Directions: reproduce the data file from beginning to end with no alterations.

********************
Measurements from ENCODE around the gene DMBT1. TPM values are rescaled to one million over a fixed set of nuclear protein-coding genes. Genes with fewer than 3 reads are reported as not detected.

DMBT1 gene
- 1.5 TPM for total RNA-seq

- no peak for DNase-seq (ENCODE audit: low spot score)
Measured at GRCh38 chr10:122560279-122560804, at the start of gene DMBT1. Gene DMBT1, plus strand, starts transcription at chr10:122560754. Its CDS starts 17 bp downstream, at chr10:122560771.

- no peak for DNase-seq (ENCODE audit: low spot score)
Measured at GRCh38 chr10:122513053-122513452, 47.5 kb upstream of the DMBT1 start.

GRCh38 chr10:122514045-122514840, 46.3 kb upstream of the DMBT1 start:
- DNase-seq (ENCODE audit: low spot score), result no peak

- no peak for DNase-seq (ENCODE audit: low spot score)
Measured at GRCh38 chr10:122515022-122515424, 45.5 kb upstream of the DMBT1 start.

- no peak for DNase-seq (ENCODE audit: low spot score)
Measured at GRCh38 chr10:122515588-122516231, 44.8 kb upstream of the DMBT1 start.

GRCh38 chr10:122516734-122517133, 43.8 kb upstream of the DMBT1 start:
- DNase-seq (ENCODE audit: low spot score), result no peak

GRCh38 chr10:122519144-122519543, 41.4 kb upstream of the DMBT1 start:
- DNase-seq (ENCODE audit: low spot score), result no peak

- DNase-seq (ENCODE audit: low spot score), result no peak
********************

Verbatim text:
Measurements from ENCODE around the gene DMBT1. TPM values are rescaled to one million over a fixed set of nuclear protein-coding genes. Genes with fewer than 3 reads are reported as not detected.

DMBT1 gene
- 1.5 TPM for total RNA-seq

- no peak for DNase-seq (ENCODE audit: low spot score)
Measured at GRCh38 chr10:122560279-122560804, at the start of gene DMBT1. Gene DMBT1, plus strand, starts transcription at chr10:122560754. Its CDS starts 17 bp downstream, at chr10:122560771.

- no peak for DNase-seq (ENCODE audit: low spot score)
Measured at GRCh38 chr10:122513053-122513452, 47.5 kb upstream of the DMBT1 start.

GRCh38 chr10:122514045-122514840, 46.3 kb upstream of the DMBT1 start:
- DNase-seq (ENCODE audit: low spot score), result no peak

- no peak for DNase-seq (ENCODE audit: low spot score)
Measured at GRCh38 chr10:122515022-122515424, 45.5 kb upstream of the DMBT1 start.

- no peak for DNase-seq (ENCODE audit: low spot score)
Measured at GRCh38 chr10:122515588-122516231, 44.8 kb upstream of the DMBT1 start.

GRCh38 chr10:122516734-122517133, 43.8 kb upstream of the DMBT1 start:
- DNase-seq (ENCODE audit: low spot score), result no peak

GRCh38 chr10:122519144-122519543, 41.4 kb upstream of the DMBT1 start:
- DNase-seq (ENCODE audit: low spot score), result no peak

- DNase-seq (ENCODE audit: low spot score), result no peak